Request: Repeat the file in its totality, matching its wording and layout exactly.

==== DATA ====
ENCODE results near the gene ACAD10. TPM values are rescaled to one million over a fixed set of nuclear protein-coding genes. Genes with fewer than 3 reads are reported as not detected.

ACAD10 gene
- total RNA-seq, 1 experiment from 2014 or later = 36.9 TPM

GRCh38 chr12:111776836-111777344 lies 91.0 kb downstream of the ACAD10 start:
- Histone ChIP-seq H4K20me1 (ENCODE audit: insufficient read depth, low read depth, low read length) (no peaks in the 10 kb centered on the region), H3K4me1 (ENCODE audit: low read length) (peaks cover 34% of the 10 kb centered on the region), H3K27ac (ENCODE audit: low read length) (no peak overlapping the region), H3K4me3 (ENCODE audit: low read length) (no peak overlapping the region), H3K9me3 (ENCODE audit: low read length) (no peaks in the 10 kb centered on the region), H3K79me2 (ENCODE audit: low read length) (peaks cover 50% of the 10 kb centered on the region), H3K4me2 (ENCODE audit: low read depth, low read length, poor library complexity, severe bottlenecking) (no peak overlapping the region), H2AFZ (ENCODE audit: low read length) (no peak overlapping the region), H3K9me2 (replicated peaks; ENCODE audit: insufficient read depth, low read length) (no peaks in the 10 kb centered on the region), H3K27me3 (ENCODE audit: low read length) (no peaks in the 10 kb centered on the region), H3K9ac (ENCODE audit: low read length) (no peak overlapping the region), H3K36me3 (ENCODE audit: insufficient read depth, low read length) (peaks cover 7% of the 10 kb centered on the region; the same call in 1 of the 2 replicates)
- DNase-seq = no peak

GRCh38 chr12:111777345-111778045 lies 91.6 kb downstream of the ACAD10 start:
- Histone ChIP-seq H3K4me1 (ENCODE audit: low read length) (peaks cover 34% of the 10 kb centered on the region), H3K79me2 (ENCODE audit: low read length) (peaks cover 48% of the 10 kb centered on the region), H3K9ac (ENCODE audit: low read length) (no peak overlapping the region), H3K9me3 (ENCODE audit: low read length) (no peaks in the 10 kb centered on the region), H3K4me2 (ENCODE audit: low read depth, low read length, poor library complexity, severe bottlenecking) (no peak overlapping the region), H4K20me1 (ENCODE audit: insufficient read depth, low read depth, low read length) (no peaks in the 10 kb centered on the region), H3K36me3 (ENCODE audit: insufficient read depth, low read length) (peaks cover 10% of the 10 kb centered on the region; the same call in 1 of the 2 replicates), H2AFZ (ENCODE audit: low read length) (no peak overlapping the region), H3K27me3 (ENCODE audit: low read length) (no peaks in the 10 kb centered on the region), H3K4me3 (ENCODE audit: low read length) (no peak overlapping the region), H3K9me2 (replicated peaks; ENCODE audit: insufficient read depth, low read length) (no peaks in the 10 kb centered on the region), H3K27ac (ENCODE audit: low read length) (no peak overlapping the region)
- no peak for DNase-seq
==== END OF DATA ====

ENCODE results near the gene ACAD10. TPM values are rescaled to one million over a fixed set of nuclear protein-coding genes. Genes with fewer than 3 reads are reported as not detected.

ACAD10 gene
- total RNA-seq, 1 experiment from 2014 or later = 36.9 TPM

GRCh38 chr12:111776836-111777344 lies 91.0 kb downstream of the ACAD10 start:
- Histone ChIP-seq H4K20me1 (ENCODE audit: insufficient read depth, low read depth, low read length) (no peaks in the 10 kb centered on the region), H3K4me1 (ENCODE audit: low read length) (peaks cover 34% of the 10 kb centered on the region), H3K27ac (ENCODE audit: low read length) (no peak overlapping the region), H3K4me3 (ENCODE audit: low read length) (no peak overlapping the region), H3K9me3 (ENCODE audit: low read length) (no peaks in the 10 kb centered on the region), H3K79me2 (ENCODE audit: low read length) (peaks cover 50% of the 10 kb centered on the region), H3K4me2 (ENCODE audit: low read depth, low read length, poor library complexity, severe bottlenecking) (no peak overlapping the region), H2AFZ (ENCODE audit: low read length) (no peak overlapping the region), H3K9me2 (replicated peaks; ENCODE audit: insufficient read depth, low read length) (no peaks in the 10 kb centered on the region), H3K27me3 (ENCODE audit: low read length) (no peaks in the 10 kb centered on the region), H3K9ac (ENCODE audit: low read length) (no peak overlapping the region), H3K36me3 (ENCODE audit: insufficient read depth, low read length) (peaks cover 7% of the 10 kb centered on the region; the same call in 1 of the 2 replicates)
- DNase-seq = no peak

GRCh38 chr12:111777345-111778045 lies 91.6 kb downstream of the ACAD10 start:
- Histone ChIP-seq H3K4me1 (ENCODE audit: low read length) (peaks cover 34% of the 10 kb centered on the region), H3K79me2 (ENCODE audit: low read length) (peaks cover 48% of the 10 kb centered on the region), H3K9ac (ENCODE audit: low read length) (no peak overlapping the region), H3K9me3 (ENCODE audit: low read length) (no peaks in the 10 kb centered on the region), H3K4me2 (ENCODE audit: low read depth, low read length, poor library complexity, severe bottlenecking) (no peak overlapping the region), H4K20me1 (ENCODE audit: insufficient read depth, low read depth, low read length) (no peaks in the 10 kb centered on the region), H3K36me3 (ENCODE audit: insufficient read depth, low read length) (peaks cover 10% of the 10 kb centered on the region; the same call in 1 of the 2 replicates), H2AFZ (ENCODE audit: low read length) (no peak overlapping the region), H3K27me3 (ENCODE audit: low read length) (no peaks in the 10 kb centered on the region), H3K4me3 (ENCODE audit: low read length) (no peak overlapping the region), H3K9me2 (replicated peaks; ENCODE audit: insufficient read depth, low read length) (no peaks in the 10 kb centered on the region), H3K27ac (ENCODE audit: low read length) (no peak overlapping the region)
- no peak for DNase-seq